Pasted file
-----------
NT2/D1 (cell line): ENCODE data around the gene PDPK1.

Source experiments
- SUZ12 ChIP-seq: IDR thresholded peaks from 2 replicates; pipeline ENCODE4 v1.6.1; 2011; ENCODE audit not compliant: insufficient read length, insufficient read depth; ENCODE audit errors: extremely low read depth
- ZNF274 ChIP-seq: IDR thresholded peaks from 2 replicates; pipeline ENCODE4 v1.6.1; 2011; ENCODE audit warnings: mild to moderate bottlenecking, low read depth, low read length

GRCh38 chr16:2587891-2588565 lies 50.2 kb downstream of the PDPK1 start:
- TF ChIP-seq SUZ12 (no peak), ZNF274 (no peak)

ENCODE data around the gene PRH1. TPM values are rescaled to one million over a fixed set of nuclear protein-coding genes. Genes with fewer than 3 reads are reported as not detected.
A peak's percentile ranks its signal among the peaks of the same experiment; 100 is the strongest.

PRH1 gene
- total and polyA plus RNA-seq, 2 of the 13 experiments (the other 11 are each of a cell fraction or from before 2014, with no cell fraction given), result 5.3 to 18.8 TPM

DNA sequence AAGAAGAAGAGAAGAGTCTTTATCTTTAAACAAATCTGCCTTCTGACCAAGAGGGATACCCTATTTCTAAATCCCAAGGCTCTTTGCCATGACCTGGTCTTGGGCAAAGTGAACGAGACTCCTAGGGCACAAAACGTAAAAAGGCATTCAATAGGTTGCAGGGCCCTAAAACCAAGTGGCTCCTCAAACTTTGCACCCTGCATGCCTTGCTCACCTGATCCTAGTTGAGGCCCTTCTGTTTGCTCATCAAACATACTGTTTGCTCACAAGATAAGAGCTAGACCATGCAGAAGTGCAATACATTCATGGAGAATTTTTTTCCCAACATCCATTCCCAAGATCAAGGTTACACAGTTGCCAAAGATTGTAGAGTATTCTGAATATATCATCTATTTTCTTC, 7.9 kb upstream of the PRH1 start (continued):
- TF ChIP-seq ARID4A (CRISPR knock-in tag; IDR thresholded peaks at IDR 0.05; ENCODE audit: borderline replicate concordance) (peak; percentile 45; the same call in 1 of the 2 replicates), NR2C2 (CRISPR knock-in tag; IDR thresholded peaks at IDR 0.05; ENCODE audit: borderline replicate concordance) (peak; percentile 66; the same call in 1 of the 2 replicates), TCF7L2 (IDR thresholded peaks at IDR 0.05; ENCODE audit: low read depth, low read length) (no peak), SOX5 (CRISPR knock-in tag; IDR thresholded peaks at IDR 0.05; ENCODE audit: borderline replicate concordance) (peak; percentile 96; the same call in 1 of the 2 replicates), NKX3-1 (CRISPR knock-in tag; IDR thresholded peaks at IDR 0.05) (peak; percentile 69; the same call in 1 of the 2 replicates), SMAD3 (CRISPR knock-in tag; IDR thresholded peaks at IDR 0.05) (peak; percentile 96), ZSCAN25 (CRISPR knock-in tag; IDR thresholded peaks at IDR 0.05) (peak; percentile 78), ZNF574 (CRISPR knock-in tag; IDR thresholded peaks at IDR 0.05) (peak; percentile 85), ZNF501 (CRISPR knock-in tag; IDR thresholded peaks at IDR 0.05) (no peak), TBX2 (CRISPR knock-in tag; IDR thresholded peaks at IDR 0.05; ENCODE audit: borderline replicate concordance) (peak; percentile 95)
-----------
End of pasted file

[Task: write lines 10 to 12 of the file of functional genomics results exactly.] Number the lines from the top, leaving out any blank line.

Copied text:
- total and polyA plus RNA-seq, 2 of the 13 experiments (the other 11 are each of a cell fraction or from before 2014, with no cell fraction given), result 5.3 to 18.8 TPM

DNA sequence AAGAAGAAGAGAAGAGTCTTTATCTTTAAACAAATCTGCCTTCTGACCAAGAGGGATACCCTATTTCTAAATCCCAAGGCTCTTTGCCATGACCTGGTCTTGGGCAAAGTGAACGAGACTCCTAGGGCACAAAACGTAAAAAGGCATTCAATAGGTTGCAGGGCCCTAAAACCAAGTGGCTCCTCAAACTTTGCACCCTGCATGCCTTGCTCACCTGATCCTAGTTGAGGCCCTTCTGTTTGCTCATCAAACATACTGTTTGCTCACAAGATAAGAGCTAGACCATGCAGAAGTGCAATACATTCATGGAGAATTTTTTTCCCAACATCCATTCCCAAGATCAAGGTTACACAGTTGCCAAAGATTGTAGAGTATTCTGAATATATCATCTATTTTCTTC, 7.9 kb upstream of the PRH1 start (continued):
- TF ChIP-seq ARID4A (CRISPR knock-in tag; IDR thresholded peaks at IDR 0.05; ENCODE audit: borderline replicate concordance) (peak; percentile 45; the same call in 1 of the 2 replicates), NR2C2 (CRISPR knock-in tag; IDR thresholded peaks at IDR 0.05; ENCODE audit: borderline replicate concordance) (peak; percentile 66; the same call in 1 of the 2 replicates), TCF7L2 (IDR thresholded peaks at IDR 0.05; ENCODE audit: low read depth, low read length) (no peak), SOX5 (CRISPR knock-in tag; IDR thresholded peaks at IDR 0.05; ENCODE audit: borderline replicate concordance) (peak; percentile 96; the same call in 1 of the 2 replicates), NKX3-1 (CRISPR knock-in tag; IDR thresholded peaks at IDR 0.05) (peak; percentile 69; the same call in 1 of the 2 replicates), SMAD3 (CRISPR knock-in tag; IDR thresholded peaks at IDR 0.05) (peak; percentile 96), ZSCAN25 (CRISPR knock-in tag; IDR thresholded peaks at IDR 0.05) (peak; percentile 78), ZNF574 (CRISPR knock-in tag; IDR thresholded peaks at IDR 0.05) (peak; percentile 85), ZNF501 (CRISPR knock-in tag; IDR thresholded peaks at IDR 0.05) (no peak), TBX2 (CRISPR knock-in tag; IDR thresholded peaks at IDR 0.05; ENCODE audit: borderline replicate concordance) (peak; percentile 95)